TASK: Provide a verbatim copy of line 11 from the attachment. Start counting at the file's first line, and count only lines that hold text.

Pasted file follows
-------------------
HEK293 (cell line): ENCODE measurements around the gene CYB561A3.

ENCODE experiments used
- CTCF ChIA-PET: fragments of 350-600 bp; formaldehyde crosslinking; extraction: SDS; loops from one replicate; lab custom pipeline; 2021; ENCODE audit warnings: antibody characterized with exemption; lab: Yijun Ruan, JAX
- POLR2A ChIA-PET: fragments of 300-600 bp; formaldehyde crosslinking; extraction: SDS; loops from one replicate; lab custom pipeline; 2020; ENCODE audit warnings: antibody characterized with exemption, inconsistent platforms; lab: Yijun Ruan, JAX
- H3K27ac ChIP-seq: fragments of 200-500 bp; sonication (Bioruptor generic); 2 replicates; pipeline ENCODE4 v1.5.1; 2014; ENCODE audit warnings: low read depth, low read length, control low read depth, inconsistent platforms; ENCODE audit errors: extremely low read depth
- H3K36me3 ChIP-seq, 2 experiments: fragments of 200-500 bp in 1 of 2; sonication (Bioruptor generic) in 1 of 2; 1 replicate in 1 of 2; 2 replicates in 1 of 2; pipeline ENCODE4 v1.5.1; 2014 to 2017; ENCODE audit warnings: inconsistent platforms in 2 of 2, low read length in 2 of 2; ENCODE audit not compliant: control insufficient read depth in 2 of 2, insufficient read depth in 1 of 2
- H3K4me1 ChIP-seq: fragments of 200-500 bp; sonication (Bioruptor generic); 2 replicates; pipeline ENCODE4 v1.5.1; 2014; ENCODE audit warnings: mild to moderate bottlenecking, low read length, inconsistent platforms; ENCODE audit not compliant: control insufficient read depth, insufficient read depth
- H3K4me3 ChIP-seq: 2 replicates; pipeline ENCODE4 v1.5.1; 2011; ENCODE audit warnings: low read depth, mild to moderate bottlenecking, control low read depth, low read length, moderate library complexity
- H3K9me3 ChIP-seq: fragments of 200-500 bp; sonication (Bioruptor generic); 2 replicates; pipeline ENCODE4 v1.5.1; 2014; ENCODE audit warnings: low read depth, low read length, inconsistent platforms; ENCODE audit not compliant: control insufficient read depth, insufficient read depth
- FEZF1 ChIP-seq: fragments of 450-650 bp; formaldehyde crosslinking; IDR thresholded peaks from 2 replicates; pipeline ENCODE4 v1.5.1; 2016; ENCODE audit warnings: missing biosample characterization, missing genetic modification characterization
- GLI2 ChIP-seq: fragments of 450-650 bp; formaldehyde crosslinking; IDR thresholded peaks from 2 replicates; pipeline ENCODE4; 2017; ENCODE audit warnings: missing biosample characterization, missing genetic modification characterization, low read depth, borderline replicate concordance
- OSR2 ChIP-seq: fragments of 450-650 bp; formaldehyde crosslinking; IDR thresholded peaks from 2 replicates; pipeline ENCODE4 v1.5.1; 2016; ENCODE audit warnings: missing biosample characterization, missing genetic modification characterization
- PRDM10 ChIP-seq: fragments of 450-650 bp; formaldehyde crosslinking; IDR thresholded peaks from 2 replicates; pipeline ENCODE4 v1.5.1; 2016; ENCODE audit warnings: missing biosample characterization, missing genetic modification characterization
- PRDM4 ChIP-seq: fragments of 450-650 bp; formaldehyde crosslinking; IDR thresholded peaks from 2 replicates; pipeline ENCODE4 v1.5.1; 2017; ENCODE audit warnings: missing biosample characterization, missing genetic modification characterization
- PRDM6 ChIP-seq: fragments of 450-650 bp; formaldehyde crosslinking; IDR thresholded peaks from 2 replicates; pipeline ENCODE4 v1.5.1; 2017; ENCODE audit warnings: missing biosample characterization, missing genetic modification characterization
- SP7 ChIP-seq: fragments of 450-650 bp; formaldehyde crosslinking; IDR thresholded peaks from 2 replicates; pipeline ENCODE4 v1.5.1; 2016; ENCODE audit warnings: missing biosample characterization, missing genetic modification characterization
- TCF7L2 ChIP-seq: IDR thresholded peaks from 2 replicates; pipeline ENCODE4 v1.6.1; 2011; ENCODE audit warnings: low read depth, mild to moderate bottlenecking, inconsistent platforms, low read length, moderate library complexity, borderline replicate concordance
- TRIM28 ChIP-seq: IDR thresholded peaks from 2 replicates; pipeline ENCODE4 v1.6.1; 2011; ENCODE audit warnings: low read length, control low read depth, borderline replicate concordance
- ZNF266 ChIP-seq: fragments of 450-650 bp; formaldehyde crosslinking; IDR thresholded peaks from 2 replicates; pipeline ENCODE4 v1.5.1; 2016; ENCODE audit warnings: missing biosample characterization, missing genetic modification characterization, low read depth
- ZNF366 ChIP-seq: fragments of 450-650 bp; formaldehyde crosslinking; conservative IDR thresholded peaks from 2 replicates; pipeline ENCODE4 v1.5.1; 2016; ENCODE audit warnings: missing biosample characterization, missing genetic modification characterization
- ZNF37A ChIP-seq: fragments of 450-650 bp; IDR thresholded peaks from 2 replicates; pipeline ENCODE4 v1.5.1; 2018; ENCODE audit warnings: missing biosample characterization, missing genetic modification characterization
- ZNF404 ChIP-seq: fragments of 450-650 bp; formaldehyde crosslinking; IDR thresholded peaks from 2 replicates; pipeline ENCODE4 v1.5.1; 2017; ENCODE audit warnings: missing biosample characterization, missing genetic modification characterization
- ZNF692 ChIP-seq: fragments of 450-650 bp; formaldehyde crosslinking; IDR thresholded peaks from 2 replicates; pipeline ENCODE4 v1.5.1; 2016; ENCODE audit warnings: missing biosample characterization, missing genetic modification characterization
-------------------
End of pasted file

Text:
- GLI2 ChIP-seq: fragments of 450-650 bp; formaldehyde crosslinking; IDR thresholded peaks from 2 replicates; pipeline ENCODE4; 2017; ENCODE audit warnings: missing biosample characterization, missing genetic modification characterization, low read depth, borderline replicate concordance